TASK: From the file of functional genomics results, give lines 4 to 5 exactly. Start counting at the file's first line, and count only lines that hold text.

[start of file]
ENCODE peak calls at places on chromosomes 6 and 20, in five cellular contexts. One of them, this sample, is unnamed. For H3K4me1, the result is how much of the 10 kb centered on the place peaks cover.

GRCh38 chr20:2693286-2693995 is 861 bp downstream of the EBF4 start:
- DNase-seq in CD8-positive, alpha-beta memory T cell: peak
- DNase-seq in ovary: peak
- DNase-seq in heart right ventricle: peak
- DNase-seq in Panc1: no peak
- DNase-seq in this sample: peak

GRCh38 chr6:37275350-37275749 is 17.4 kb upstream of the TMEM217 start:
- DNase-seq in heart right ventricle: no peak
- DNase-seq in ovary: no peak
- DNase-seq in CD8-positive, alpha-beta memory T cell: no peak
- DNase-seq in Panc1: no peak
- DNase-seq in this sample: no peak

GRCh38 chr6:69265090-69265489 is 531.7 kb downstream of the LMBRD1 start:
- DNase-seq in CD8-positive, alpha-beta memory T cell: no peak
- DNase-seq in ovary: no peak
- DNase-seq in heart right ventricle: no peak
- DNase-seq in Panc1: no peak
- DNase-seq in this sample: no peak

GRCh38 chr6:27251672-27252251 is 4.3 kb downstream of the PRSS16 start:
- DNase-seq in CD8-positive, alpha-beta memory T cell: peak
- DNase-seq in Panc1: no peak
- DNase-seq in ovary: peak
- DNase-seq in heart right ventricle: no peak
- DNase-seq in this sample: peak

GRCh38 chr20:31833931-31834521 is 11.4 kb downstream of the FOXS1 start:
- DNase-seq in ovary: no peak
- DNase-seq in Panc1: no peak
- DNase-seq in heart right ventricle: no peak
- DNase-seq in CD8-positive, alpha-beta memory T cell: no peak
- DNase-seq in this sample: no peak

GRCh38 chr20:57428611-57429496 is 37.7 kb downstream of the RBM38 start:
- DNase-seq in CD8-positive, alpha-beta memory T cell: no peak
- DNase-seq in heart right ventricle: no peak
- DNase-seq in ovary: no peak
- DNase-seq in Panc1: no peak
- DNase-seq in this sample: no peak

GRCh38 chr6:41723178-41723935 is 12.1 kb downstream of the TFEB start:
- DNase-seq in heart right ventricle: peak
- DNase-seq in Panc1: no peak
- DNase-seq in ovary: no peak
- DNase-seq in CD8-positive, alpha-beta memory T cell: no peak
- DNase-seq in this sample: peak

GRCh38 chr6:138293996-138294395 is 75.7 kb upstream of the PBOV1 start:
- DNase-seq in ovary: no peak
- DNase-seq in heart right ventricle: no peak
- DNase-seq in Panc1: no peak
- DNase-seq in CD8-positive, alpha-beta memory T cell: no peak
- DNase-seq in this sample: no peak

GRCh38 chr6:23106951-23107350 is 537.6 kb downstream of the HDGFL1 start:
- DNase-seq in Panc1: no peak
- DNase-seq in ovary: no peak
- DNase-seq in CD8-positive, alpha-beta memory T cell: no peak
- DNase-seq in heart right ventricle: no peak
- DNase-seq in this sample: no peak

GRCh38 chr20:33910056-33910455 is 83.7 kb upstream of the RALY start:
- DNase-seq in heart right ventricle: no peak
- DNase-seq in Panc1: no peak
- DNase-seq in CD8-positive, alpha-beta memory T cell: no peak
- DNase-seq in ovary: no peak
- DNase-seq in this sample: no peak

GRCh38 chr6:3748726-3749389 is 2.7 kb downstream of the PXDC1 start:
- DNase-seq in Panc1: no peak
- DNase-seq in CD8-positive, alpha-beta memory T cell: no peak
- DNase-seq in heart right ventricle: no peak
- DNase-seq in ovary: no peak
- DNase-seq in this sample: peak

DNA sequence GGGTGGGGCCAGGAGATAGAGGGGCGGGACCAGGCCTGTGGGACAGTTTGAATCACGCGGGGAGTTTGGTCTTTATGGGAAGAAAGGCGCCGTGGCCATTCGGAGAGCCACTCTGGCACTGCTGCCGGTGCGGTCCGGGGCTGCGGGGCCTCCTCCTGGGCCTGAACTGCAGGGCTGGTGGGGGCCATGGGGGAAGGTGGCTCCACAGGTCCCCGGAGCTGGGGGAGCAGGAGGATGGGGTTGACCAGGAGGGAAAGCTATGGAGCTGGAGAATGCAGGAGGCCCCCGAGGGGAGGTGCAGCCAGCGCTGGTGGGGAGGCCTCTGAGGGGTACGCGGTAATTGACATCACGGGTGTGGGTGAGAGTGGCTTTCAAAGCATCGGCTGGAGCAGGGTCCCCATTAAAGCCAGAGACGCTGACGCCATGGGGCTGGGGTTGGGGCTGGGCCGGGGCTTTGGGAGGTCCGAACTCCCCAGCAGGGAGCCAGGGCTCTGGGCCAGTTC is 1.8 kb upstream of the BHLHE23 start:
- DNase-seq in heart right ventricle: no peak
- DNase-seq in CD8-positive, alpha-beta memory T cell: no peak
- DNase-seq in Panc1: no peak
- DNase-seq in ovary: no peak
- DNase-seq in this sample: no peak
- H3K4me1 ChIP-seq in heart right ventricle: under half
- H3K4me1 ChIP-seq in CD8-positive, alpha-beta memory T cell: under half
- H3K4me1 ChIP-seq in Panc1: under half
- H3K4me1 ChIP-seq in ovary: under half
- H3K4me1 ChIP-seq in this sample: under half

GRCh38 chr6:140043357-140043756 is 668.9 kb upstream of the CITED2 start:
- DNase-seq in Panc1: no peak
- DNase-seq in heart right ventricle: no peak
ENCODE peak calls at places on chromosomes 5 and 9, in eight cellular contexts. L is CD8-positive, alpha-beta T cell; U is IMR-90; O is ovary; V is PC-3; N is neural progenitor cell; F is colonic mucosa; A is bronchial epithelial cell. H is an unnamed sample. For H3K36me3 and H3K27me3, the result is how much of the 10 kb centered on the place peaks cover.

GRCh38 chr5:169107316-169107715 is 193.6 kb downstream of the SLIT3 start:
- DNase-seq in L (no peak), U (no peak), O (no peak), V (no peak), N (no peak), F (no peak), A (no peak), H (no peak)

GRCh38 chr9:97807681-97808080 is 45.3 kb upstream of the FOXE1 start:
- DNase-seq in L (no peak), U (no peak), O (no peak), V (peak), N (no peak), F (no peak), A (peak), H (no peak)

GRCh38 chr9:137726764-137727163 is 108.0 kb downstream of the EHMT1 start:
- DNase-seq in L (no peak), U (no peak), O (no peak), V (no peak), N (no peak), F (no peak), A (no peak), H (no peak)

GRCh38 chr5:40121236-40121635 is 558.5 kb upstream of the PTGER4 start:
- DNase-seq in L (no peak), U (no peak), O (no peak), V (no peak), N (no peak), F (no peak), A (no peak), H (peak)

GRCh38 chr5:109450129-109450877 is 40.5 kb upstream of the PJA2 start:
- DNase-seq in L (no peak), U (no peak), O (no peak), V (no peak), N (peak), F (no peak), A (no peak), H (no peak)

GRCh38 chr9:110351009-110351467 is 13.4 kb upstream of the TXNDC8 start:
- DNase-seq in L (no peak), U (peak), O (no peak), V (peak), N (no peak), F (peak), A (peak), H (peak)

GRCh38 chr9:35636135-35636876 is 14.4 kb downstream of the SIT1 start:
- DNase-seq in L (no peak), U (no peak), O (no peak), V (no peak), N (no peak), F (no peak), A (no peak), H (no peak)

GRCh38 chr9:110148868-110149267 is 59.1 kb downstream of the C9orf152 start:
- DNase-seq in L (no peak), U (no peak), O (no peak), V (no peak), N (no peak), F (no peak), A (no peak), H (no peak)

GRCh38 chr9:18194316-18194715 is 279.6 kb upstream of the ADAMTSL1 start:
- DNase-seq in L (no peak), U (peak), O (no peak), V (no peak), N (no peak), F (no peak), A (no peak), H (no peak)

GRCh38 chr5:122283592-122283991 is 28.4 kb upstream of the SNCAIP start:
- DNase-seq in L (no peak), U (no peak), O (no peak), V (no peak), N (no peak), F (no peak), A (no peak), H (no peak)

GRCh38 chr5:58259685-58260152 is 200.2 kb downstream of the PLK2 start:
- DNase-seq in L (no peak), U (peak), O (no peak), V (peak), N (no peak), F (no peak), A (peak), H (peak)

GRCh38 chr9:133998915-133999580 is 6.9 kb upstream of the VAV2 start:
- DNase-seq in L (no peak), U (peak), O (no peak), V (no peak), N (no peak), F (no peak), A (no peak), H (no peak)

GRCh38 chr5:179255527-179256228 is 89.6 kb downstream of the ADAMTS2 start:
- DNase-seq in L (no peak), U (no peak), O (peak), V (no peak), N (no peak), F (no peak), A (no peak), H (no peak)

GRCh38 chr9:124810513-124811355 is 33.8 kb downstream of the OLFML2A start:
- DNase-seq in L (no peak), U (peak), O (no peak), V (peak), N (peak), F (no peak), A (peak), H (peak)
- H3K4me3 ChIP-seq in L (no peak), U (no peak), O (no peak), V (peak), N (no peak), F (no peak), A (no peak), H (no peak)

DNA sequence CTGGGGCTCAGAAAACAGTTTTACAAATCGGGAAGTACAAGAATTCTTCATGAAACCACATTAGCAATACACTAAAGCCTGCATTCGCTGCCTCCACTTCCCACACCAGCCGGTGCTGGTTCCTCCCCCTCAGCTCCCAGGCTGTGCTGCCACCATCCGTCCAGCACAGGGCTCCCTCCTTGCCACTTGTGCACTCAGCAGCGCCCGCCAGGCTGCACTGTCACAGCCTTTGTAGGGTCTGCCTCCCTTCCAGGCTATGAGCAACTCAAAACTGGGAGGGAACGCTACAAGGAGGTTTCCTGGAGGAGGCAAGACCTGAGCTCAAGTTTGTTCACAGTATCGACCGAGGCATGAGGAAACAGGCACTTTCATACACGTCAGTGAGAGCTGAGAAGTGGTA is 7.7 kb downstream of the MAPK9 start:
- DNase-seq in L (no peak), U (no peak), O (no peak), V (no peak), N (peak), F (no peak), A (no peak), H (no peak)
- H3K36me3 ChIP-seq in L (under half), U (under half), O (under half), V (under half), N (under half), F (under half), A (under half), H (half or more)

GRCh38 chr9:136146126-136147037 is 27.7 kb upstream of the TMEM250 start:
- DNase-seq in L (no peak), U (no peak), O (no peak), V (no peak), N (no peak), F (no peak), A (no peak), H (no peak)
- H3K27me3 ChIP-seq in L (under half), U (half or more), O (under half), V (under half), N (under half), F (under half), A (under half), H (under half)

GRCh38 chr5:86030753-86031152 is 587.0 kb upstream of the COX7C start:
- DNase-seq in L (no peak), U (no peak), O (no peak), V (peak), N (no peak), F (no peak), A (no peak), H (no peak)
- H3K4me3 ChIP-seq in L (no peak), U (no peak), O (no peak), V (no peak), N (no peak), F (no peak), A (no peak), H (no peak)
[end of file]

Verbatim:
- DNase-seq in ovary: peak
- DNase-seq in heart right ventricle: peak